There really is quite a bit that can be done, culinarily, with the solitary oyster. Monday I blogged about eating oysters raw or neat, as I prefer to say. Tuesday it was the delicious Rockefeller-style, certainly one of my favorites, but there is still more.
Charbroiled oysters are a long-time Coast favorite. It is a simple idea that has many applications. At it simplest form, it is a plate of oysters on the half shell that have been doctored with butter, garlic, cheese, herbs and lemon.
The problem we must avoid is covering up the delicate flavor of the oyster, and, as I am sure you are tired of me writing, overcooking them. Oysters in any format should be plump and juicy.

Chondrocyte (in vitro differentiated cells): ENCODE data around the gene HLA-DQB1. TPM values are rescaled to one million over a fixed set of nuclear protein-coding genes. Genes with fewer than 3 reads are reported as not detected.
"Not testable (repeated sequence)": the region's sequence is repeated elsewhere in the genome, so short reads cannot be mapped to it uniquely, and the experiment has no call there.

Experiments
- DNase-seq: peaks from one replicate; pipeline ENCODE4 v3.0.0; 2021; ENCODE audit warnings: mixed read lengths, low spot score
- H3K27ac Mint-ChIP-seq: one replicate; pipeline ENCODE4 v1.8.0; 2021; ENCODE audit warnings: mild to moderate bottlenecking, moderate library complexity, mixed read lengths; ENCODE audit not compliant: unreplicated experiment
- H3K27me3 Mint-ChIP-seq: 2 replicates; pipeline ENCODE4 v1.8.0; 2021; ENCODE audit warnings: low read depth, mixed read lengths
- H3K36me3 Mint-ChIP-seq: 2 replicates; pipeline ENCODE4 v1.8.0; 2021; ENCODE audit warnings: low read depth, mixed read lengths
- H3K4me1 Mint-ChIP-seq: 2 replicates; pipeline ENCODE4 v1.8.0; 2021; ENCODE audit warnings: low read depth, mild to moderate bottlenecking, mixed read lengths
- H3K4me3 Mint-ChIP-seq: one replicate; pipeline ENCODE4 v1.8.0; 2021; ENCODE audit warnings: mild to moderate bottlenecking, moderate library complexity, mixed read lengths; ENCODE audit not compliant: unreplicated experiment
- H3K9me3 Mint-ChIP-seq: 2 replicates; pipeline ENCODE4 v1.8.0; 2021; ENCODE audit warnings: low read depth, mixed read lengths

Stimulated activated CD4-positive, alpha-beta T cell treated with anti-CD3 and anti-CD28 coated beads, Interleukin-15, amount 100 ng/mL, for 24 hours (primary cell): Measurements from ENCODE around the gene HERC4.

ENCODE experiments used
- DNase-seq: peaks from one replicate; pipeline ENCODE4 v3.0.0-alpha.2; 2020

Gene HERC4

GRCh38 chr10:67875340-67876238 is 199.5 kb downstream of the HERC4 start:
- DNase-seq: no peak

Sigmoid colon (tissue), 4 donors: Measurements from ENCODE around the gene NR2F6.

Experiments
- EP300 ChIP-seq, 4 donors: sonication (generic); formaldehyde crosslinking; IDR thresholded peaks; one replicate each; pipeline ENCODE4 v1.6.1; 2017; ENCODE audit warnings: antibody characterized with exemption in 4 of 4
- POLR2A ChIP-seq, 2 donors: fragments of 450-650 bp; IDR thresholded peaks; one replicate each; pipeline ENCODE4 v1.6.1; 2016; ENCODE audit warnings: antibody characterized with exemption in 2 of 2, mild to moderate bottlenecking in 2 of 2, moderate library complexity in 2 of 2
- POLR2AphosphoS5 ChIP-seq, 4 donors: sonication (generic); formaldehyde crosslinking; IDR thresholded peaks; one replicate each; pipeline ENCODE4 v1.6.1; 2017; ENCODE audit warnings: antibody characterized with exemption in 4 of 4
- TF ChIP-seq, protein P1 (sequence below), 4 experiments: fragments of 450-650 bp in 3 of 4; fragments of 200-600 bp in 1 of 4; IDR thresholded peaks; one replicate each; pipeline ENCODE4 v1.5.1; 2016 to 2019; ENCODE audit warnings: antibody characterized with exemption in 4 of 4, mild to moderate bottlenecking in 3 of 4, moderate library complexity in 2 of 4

There is not a problem with the butter, garlic, in reasonable measure and lemon, so the real question is down to the cheese and herb you use. Parmesan Reggiano, Pecorino Roman, Gruyere and countless other cheeses will do just fine, if not overdone. Perhaps this is a dilemma that is solved only by personal preference.
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Many people prefer parsley for the herbal component, but I find that greenery almost without taste. Why not be bold and go for a few trimmings of cilantro or even a robust basil?
So, go forth, buy a sack of oysters at the harbor in Pass Christian, or from you fish seller and have a little fun experimenting with your friends.